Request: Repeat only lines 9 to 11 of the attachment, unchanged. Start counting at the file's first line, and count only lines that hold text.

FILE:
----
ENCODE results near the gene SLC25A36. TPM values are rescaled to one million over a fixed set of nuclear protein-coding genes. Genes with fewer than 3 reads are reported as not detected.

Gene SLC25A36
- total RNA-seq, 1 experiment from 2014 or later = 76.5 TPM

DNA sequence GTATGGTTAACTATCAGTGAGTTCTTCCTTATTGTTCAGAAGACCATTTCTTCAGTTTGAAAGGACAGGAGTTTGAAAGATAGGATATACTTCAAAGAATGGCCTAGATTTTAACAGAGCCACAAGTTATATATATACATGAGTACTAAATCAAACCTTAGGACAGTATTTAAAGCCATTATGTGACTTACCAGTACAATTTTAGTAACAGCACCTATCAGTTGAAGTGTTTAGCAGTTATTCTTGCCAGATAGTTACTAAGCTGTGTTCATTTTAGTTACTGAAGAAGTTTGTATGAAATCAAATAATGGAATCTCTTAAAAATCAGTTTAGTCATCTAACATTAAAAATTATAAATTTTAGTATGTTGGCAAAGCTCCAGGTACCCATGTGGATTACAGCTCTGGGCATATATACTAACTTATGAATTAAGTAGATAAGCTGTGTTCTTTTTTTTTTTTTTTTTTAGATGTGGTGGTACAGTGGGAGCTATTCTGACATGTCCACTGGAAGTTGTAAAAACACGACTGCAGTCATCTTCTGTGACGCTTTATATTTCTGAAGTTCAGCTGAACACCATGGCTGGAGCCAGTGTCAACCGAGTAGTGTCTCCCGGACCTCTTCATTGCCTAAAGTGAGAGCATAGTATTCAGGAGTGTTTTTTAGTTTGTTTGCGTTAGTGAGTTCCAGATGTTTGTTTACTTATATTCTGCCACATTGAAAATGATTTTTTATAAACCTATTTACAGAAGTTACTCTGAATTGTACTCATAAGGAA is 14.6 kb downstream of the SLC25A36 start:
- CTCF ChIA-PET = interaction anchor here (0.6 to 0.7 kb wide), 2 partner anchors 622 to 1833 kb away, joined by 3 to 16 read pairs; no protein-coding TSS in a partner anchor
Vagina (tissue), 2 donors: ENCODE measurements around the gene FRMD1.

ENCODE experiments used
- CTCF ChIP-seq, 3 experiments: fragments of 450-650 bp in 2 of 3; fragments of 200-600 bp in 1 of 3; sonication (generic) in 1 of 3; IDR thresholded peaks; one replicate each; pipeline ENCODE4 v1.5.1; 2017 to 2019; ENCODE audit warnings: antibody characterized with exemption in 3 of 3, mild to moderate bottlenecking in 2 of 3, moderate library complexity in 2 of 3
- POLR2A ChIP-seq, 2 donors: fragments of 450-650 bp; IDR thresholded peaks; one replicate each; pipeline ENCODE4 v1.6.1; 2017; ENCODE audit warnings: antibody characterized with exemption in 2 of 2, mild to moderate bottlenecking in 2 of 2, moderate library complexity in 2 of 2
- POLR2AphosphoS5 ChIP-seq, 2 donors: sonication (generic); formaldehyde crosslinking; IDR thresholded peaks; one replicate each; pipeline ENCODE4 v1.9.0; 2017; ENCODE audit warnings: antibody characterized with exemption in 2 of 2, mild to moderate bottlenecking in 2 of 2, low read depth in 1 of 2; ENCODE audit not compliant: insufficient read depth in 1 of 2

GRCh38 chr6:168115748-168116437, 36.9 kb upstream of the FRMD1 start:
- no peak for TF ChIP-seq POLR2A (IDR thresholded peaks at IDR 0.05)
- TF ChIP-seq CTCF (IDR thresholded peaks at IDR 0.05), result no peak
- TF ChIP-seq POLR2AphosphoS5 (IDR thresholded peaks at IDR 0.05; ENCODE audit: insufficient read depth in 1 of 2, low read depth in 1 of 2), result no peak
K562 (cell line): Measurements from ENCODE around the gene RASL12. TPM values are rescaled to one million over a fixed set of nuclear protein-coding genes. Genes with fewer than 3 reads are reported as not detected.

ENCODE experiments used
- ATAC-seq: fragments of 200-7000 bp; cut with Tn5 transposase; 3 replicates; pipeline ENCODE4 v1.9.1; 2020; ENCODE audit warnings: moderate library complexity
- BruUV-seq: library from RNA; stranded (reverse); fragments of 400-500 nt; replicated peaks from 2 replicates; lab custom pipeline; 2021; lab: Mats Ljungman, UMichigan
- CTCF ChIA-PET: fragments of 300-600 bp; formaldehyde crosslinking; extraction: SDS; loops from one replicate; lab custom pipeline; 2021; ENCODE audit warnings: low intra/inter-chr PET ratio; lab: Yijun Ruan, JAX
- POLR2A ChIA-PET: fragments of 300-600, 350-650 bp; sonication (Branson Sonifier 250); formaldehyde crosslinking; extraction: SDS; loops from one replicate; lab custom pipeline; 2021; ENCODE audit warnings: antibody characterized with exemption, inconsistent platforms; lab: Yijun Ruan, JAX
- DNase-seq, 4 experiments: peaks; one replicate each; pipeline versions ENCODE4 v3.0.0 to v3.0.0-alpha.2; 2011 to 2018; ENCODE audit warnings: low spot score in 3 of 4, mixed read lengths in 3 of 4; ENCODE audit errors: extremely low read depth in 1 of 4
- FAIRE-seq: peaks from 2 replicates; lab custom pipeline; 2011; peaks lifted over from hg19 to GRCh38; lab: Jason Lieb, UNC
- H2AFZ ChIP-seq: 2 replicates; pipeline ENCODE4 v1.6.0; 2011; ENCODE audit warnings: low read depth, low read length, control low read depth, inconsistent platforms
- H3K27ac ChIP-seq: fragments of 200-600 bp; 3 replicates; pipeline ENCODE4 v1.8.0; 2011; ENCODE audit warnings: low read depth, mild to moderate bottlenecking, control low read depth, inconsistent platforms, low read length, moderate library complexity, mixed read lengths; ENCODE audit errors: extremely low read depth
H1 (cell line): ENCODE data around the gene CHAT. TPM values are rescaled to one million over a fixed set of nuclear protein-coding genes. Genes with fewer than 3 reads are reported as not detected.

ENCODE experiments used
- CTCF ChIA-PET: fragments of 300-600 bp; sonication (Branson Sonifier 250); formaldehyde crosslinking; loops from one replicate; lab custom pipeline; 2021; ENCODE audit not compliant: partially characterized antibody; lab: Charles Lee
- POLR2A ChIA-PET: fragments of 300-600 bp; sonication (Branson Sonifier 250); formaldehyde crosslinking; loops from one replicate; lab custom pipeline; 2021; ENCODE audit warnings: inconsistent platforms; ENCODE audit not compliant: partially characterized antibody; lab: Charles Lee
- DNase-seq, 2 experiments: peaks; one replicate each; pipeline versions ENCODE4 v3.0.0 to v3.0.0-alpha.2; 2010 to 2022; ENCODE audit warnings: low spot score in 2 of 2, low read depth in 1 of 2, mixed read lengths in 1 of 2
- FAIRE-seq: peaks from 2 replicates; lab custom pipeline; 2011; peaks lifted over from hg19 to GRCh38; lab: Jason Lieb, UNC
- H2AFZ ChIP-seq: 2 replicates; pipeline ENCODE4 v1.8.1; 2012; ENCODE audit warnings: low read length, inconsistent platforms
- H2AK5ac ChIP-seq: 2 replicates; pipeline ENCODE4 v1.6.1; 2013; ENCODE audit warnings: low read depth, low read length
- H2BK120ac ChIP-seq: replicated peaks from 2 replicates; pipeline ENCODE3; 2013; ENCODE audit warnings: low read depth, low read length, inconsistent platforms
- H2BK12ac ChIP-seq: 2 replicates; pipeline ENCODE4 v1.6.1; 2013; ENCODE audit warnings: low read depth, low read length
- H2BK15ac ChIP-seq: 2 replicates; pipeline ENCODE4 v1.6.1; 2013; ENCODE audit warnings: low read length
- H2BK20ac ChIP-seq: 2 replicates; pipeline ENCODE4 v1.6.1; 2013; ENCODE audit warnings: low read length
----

- POLR2A ChIP-seq, 2 donors: fragments of 450-650 bp; IDR thresholded peaks; one replicate each; pipeline ENCODE4 v1.6.1; 2017; ENCODE audit warnings: antibody characterized with exemption in 2 of 2, mild to moderate bottlenecking in 2 of 2, moderate library complexity in 2 of 2
- POLR2AphosphoS5 ChIP-seq, 2 donors: sonication (generic); formaldehyde crosslinking; IDR thresholded peaks; one replicate each; pipeline ENCODE4 v1.9.0; 2017; ENCODE audit warnings: antibody characterized with exemption in 2 of 2, mild to moderate bottlenecking in 2 of 2, low read depth in 1 of 2; ENCODE audit not compliant: insufficient read depth in 1 of 2

GRCh38 chr6:168115748-168116437, 36.9 kb upstream of the FRMD1 start: